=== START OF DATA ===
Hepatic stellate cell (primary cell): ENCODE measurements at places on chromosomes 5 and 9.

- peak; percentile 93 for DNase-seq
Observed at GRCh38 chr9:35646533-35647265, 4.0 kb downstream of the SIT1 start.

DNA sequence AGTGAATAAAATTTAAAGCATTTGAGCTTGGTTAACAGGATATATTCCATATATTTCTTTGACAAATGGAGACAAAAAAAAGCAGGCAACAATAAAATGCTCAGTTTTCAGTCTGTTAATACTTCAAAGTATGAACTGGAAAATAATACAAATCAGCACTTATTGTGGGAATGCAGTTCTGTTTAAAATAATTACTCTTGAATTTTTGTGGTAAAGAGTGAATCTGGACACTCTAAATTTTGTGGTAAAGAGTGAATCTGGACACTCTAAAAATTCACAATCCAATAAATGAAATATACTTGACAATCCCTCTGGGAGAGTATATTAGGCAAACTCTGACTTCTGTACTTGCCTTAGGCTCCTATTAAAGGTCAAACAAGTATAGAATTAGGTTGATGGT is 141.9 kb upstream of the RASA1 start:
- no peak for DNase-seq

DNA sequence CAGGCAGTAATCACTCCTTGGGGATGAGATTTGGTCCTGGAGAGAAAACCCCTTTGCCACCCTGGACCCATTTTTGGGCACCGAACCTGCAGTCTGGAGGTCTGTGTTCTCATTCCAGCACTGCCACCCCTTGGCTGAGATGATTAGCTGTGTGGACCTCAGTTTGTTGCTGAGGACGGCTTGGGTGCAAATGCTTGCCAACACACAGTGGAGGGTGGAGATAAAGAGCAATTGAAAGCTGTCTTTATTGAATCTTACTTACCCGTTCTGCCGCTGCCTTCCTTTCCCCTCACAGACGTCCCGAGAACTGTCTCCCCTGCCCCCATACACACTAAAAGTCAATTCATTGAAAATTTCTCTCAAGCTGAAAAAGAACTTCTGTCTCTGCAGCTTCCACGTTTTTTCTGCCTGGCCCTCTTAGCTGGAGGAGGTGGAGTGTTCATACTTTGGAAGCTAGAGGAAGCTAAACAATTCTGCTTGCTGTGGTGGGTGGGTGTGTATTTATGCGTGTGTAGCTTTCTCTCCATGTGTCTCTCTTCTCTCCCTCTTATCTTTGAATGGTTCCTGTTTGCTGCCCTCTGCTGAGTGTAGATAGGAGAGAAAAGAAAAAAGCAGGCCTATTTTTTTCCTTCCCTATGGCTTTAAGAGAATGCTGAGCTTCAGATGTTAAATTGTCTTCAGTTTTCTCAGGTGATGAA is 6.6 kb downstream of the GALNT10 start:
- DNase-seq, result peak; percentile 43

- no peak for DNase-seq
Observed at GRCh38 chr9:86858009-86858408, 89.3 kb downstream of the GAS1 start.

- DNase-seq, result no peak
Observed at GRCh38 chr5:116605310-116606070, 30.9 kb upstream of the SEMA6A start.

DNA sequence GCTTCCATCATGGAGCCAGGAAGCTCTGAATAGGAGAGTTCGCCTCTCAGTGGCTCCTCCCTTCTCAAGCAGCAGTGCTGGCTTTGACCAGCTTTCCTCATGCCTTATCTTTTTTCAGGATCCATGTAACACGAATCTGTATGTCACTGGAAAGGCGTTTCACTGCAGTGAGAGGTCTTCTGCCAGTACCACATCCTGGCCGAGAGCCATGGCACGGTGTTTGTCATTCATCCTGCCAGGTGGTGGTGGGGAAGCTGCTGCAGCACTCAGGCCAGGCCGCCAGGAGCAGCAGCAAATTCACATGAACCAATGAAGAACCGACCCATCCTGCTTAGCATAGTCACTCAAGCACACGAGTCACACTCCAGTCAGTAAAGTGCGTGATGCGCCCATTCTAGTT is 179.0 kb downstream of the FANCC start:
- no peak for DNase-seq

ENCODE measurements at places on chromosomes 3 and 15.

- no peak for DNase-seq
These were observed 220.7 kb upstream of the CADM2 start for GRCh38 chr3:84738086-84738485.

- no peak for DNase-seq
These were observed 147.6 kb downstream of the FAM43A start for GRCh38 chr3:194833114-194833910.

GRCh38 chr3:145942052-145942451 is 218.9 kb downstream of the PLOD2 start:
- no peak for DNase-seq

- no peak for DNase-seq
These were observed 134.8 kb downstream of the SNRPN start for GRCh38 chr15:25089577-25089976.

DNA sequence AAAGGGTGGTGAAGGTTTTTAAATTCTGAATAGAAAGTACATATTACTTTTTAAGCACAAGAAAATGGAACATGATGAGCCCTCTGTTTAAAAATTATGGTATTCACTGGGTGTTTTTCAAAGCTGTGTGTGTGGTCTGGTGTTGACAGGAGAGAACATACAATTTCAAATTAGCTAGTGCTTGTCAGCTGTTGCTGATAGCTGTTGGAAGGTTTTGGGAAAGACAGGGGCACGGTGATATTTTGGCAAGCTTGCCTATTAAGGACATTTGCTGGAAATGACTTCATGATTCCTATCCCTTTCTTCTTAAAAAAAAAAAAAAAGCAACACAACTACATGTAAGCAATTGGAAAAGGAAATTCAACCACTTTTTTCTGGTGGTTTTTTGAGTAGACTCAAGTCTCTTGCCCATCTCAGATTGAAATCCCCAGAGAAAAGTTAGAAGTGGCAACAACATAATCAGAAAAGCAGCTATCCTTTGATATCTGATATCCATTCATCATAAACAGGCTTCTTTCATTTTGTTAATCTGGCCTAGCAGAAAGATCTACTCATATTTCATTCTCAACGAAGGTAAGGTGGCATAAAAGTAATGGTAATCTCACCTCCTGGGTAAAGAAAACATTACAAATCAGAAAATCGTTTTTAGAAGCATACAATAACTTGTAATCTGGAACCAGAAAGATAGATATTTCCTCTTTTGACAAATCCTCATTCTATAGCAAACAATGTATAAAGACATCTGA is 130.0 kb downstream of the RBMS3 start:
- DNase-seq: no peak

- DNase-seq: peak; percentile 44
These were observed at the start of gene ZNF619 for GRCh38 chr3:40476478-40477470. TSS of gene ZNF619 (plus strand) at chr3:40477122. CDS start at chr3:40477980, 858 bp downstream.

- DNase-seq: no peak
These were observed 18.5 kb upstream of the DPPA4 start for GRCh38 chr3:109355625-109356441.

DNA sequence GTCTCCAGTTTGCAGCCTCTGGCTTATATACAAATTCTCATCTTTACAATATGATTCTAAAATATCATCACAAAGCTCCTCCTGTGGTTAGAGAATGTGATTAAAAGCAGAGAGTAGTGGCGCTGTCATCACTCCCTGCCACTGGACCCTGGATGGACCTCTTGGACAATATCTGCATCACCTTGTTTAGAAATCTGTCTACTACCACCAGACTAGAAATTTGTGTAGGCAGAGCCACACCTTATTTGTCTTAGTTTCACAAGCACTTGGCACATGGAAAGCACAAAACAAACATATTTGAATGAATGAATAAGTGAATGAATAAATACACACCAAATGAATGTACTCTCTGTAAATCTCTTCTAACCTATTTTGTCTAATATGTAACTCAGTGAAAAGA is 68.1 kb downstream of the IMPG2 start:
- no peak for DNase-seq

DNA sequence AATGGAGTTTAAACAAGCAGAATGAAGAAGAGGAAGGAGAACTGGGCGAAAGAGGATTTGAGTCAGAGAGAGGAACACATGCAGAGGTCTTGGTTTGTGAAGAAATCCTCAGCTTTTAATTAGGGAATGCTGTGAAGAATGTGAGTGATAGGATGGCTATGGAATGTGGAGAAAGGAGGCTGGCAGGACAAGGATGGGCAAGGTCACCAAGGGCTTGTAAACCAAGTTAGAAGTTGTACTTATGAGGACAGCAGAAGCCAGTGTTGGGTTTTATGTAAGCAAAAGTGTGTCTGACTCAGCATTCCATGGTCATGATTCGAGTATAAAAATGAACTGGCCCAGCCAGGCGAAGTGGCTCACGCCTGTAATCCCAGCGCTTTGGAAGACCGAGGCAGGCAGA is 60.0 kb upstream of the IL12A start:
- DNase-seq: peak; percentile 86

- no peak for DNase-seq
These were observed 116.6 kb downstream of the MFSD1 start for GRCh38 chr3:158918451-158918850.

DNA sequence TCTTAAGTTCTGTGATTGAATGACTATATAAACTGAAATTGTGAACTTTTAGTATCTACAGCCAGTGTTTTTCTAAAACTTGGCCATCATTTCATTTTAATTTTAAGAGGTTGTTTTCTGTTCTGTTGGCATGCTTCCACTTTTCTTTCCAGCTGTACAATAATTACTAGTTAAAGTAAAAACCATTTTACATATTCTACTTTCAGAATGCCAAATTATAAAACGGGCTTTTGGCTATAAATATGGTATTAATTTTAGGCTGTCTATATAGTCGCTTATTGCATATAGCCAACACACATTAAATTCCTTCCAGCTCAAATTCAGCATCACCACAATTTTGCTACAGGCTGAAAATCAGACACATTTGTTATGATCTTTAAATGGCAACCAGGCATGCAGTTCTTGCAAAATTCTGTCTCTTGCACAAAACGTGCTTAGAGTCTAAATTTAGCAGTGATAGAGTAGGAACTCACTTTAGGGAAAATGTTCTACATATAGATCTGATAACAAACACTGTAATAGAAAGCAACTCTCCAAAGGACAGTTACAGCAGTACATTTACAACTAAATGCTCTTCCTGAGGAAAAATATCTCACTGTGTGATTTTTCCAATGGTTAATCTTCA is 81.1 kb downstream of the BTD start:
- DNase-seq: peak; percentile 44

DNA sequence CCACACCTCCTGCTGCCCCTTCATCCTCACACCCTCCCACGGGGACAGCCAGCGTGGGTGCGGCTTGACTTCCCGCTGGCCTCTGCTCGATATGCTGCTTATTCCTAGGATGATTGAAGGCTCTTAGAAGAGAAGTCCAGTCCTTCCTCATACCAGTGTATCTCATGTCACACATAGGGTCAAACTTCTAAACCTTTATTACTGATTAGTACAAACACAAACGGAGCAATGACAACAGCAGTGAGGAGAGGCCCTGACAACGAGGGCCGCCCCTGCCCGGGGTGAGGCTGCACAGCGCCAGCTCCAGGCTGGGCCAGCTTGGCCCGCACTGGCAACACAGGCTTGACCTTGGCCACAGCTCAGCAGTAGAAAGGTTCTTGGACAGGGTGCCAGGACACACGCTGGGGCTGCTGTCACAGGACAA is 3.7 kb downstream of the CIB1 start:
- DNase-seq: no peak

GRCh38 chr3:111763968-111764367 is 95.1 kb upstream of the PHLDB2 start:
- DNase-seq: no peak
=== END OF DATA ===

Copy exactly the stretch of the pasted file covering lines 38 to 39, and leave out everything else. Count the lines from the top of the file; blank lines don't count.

- DNase-seq: no peak

GRCh38 chr3:111763968-111764367 is 95.1 kb upstream of the PHLDB2 start: